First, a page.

Humans in Space

Hi, I’m Marley the astronomer here at the Space Centre. This month we are focusing on humans in space! With space agencies around the world developing their own space stations, and some looking at sending people to the Moon and beyond, the health and wellbeing of these astronauts is extremely important.

The furthest human beings have gone is the Moon. 12 different astronauts landed on the surface and spent a few days there. In the future, we anticipate these missions to look different. Astronauts could spend up to 3 months in the lunar environment. They will live on either the surface, or in orbit. Because these astronauts will be far from home for an extended amount of time, this means that they will face different risks to their health and wellbeing. NASA uses the acronym RIDGE to refer to these risks: Space Radiation, Isolation and Confinement, Distance from Earth, Gravity fields, and Hostile/Closed Environments.

Most research into the health of astronauts is done onboard the International Space Station. People have continuously lived onboard the station for over 20 years, and in that time over three thousand experiments have been done. Many of these experiments focus on the impacts of RIDGE.

If astronauts were to travel to Mars, they would experience three different gravity fields. Facing weightlessness during their 9 month journey, then Martian gravity at about 1/3rd to that of Earth’s for the duration of the surface mission. Finally, when the astronauts return, they would have to reacclimatize to the gravity of their home planet. After studying what happens to astronauts before and after they have been in space, scientists now know that without Earth’s gravity, the human body undergoes many negative changes. For instance, bones weaken, and muscles lose their mass faster than they would here on Earth. On Earth, our bones on muscles support our weight. When in a microgravity environment, the bones and muscles don’t have to do any work, leading to them weakening. Finding a way to mitigate these effects before astronauts travel into deep space is very important.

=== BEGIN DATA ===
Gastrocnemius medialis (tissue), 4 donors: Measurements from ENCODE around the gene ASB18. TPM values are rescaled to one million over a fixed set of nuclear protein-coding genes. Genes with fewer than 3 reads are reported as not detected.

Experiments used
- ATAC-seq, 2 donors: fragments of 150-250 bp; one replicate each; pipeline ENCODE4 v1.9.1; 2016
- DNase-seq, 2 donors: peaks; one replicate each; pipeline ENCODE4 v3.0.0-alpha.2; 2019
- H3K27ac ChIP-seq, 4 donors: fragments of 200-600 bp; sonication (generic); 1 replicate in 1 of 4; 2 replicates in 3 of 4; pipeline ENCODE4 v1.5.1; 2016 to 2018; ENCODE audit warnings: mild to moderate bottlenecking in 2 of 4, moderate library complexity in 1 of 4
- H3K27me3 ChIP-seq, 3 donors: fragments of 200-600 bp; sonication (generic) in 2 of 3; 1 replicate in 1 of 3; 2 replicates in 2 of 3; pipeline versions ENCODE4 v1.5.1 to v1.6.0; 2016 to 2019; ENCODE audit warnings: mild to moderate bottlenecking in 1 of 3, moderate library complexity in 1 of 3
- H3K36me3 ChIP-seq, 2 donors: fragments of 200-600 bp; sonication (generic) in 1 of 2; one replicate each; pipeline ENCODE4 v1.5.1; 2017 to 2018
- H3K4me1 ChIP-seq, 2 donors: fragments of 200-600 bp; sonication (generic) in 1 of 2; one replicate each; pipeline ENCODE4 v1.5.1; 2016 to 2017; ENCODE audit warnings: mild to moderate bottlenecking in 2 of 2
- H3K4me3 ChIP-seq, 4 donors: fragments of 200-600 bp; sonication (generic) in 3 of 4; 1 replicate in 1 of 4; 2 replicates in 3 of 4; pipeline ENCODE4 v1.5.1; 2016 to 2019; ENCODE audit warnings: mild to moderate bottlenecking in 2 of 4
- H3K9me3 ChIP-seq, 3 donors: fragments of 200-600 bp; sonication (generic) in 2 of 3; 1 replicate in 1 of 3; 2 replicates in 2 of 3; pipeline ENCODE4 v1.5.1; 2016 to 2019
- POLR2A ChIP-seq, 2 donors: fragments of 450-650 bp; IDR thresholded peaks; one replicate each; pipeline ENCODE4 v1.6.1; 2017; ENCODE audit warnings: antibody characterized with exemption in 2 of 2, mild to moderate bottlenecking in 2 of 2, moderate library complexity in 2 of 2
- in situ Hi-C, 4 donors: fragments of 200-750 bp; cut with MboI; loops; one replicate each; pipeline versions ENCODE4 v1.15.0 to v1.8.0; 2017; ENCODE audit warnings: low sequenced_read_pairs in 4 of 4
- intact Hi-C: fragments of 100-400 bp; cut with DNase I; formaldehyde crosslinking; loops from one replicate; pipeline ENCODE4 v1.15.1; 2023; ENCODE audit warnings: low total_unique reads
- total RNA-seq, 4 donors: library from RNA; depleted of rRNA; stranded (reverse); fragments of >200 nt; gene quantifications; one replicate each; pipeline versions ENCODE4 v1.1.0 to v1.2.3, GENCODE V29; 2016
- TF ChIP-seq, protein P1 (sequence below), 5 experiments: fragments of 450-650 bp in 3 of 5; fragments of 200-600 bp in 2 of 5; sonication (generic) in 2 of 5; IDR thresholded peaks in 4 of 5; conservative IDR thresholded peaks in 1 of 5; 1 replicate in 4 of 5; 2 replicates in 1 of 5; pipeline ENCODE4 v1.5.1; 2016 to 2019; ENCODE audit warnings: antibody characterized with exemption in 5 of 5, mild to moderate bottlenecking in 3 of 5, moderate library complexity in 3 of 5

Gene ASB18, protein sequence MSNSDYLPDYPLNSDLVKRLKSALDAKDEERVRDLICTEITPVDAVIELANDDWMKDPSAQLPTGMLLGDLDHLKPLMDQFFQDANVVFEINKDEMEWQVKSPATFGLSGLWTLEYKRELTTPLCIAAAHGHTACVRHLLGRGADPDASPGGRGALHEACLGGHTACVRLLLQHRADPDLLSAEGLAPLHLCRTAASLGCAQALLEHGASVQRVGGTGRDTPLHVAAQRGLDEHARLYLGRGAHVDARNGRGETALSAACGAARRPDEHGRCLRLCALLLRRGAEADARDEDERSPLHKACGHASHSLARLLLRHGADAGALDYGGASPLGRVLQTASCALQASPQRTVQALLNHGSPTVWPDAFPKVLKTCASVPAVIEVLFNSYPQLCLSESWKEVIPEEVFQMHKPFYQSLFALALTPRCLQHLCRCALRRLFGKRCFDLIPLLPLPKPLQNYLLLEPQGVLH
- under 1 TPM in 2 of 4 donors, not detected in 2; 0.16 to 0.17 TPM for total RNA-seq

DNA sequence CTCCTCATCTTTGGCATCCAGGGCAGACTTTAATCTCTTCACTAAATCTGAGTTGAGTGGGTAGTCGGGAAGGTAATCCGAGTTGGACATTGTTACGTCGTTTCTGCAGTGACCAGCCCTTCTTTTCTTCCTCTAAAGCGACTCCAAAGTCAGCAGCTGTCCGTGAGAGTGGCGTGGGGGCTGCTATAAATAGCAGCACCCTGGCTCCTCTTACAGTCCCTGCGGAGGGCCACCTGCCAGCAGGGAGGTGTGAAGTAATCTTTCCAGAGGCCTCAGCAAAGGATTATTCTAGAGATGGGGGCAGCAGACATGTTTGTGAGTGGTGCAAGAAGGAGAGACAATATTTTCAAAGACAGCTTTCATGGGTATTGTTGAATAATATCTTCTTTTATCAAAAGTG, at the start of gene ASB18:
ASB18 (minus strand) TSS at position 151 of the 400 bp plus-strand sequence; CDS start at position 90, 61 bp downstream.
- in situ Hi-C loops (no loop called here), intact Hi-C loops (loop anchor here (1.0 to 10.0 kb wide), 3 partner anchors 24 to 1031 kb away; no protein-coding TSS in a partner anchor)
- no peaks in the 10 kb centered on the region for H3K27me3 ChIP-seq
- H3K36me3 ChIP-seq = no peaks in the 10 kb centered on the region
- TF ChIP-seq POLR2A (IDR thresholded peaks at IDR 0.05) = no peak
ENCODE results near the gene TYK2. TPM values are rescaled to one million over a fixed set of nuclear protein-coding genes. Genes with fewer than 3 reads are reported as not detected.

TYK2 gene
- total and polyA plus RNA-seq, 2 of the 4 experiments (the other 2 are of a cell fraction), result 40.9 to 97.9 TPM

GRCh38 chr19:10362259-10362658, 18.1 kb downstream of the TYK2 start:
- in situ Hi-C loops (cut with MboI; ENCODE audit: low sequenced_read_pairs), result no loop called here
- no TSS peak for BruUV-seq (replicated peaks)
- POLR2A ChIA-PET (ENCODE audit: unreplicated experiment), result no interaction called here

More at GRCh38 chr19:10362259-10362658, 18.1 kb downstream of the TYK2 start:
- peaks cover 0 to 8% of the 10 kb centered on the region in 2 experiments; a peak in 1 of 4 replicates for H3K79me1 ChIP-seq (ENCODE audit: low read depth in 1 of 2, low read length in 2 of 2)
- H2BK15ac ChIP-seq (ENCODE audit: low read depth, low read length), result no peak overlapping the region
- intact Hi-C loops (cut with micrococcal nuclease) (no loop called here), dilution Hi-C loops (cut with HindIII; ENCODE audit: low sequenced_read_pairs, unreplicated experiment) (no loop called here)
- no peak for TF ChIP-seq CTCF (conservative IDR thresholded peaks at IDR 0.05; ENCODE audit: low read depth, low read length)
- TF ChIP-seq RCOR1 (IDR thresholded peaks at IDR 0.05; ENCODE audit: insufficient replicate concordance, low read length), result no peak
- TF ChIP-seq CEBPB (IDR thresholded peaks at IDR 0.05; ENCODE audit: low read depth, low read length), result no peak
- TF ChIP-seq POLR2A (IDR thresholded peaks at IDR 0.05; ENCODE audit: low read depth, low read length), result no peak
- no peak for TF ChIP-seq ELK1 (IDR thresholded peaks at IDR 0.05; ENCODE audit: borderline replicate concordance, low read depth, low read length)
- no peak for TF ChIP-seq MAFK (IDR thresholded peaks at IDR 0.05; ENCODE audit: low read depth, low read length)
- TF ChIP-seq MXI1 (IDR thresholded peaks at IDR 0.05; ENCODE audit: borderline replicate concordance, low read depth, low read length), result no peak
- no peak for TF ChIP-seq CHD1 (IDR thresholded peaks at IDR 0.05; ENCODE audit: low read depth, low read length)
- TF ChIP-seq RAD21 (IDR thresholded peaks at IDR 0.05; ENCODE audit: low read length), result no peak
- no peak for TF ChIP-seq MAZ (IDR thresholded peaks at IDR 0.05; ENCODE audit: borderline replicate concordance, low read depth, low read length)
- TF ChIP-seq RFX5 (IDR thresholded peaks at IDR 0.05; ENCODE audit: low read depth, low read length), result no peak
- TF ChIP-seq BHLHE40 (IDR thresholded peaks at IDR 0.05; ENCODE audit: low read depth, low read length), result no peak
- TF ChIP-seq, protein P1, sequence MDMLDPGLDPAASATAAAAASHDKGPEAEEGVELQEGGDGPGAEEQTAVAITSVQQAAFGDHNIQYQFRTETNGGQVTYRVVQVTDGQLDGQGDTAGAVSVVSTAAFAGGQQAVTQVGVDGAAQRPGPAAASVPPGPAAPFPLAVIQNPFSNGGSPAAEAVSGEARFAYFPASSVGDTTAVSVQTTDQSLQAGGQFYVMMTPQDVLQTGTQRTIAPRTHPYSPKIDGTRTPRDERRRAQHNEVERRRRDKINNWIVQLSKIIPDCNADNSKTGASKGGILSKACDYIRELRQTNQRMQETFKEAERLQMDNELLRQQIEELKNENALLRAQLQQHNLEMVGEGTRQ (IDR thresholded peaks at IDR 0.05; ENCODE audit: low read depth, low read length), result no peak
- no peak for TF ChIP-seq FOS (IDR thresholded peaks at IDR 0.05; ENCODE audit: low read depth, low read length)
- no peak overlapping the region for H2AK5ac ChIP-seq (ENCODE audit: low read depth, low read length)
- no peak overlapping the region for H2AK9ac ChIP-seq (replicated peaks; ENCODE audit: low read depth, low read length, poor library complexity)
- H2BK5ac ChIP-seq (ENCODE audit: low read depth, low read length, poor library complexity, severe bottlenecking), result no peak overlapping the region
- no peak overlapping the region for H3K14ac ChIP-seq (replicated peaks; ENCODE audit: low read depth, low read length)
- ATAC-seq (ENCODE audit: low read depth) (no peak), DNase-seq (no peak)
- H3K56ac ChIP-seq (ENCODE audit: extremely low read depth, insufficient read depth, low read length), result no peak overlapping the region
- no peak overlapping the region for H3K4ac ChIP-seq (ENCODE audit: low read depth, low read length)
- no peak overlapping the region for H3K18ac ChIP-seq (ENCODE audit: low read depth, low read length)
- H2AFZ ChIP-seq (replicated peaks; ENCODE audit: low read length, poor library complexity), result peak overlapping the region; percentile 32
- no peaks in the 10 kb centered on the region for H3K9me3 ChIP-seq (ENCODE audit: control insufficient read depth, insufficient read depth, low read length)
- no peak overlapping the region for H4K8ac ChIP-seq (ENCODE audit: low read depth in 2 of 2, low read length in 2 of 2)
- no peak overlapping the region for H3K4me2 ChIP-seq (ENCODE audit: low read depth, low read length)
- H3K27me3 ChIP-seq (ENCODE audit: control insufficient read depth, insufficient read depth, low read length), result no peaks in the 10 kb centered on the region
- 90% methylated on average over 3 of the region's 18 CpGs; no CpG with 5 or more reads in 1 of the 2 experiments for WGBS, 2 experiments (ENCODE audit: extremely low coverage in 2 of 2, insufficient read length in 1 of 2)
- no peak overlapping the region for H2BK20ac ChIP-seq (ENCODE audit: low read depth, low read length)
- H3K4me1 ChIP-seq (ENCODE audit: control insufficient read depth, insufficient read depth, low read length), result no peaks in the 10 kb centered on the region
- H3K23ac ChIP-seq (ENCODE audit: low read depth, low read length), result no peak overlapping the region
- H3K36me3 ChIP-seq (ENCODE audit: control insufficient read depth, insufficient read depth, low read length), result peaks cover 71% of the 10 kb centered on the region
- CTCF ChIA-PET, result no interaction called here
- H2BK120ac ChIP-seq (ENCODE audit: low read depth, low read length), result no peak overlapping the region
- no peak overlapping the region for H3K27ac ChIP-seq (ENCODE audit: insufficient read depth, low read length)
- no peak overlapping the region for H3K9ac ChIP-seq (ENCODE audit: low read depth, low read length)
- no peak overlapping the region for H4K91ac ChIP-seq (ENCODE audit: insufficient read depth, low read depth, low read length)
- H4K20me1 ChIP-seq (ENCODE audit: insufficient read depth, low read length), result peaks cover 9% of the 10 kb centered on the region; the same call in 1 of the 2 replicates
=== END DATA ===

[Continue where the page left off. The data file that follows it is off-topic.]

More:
Two experiments that are studying the impact of gravity on human cells are Cardinal Heart  and Human Muscle-on-Chip. Both experiments use a technology called a tissue chip. These are very small devices that have living cells in them. These cells mimic the same complex functions of human cells. Cardinal Heart used tissue chips with engineered heart tissue (EHT), and Human Muscle-on-Chip used tissue chips with models of muscle fibers created from cells of both young and older adults. Using these chips, scientists can test the effect of different drugs to treat the effects seen from being in a non-Earth gravity environment. The chips are more predictable, and provide very fast results. After collecting data, scientists can predict changes on the time scale of days or weeks, instead of months or even years.

Not only could the results from tissue chip studies help astronauts, they could help people on Earth as well. The physical changes that astronauts experience in microgravity are similar to age-related diseases people on Earth experience. This means that the results of Cardinal Heart can help prevent cardiovascular problems for people in space, and help develop treatments for heart disease here on Earth.

Astronomer’s playlist

60 mins

Also important for human health is, of course, food! But not all food is allowed to travel in space! In this activity, you will learn about sensory evaluation – a test that scientists do see if foods qualify for spaceflight.

Ask yourself: What food would you miss the most while in space? Would it qualify for space flight?

30 mins

Returning to Earth can be very challenging for astronauts who have spent months to a year away from our gravity. Returning from the ISS, astronauts can experience dizziness, loss of balance, and even nausea. In this activity, you can mimic the impacts of reentry.

1 day

Earth’s gravity has impacts on our body we might not even think about. In this activity, you can see the effect of gravity on your height.

Ask yourself: Would the results be the same on the Moon? On Mars? What would happen in weightlessness?

Still curious about tissue chips? You can read about them here. Cardinal Heart was on the ISS from October 2020 – October 2021, and Human Muscle-on-Chip was onboard from October 2020 – March 2023.

Ask yourself: What other technologies developed for use in space have use on Earth?

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